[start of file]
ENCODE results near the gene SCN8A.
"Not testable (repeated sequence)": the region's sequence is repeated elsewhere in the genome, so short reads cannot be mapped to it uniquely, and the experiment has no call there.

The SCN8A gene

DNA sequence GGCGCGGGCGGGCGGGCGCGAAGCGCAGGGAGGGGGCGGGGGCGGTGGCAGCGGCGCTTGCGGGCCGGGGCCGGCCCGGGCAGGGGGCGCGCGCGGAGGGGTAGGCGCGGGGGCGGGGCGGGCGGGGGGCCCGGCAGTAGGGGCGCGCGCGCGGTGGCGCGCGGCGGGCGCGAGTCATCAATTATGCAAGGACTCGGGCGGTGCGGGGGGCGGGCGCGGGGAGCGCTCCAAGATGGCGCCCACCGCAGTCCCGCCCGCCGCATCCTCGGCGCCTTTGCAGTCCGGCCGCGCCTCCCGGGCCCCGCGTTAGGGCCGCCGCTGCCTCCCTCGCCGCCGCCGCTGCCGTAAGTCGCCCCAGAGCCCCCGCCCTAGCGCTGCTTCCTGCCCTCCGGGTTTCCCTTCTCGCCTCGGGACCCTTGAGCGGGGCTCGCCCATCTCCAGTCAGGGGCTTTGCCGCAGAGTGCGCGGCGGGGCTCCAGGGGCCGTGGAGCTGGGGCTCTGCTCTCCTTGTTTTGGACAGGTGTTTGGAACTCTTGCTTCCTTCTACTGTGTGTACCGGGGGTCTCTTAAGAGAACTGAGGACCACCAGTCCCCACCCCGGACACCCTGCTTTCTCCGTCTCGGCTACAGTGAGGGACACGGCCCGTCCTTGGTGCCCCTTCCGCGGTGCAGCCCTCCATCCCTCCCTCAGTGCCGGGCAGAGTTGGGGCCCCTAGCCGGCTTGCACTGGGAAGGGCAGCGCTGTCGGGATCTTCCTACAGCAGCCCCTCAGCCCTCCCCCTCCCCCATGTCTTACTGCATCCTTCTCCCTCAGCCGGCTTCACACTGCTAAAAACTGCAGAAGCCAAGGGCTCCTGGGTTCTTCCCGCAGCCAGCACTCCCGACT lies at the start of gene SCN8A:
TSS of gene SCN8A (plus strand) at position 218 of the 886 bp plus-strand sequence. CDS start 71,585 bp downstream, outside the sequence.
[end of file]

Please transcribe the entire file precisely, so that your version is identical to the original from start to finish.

ENCODE results near the gene SCN8A.
"Not testable (repeated sequence)": the region's sequence is repeated elsewhere in the genome, so short reads cannot be mapped to it uniquely, and the experiment has no call there.

The SCN8A gene

DNA sequence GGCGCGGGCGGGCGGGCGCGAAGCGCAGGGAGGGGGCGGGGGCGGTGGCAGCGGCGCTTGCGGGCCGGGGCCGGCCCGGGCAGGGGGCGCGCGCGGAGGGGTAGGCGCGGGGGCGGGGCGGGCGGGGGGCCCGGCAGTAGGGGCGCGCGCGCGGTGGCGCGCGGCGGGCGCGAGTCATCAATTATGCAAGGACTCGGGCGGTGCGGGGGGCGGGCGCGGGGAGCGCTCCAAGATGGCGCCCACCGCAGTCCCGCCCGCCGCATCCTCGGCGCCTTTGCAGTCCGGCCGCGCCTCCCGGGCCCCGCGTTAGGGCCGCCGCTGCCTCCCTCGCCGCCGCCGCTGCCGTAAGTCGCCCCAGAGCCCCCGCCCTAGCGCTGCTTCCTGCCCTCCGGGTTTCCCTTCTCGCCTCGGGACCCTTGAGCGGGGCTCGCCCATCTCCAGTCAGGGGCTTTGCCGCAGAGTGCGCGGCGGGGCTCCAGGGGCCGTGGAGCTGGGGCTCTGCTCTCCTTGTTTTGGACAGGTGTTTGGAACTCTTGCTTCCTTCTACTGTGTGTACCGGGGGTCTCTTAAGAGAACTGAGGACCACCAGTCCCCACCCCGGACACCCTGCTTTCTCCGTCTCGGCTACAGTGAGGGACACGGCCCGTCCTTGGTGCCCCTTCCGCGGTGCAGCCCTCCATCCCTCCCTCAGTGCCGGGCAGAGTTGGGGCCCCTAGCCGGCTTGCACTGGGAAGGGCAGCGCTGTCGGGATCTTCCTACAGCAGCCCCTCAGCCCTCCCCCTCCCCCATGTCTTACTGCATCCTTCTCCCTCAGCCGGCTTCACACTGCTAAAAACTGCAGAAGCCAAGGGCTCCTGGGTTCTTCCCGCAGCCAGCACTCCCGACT lies at the start of gene SCN8A:
TSS of gene SCN8A (plus strand) at position 218 of the 886 bp plus-strand sequence. CDS start 71,585 bp downstream, outside the sequence.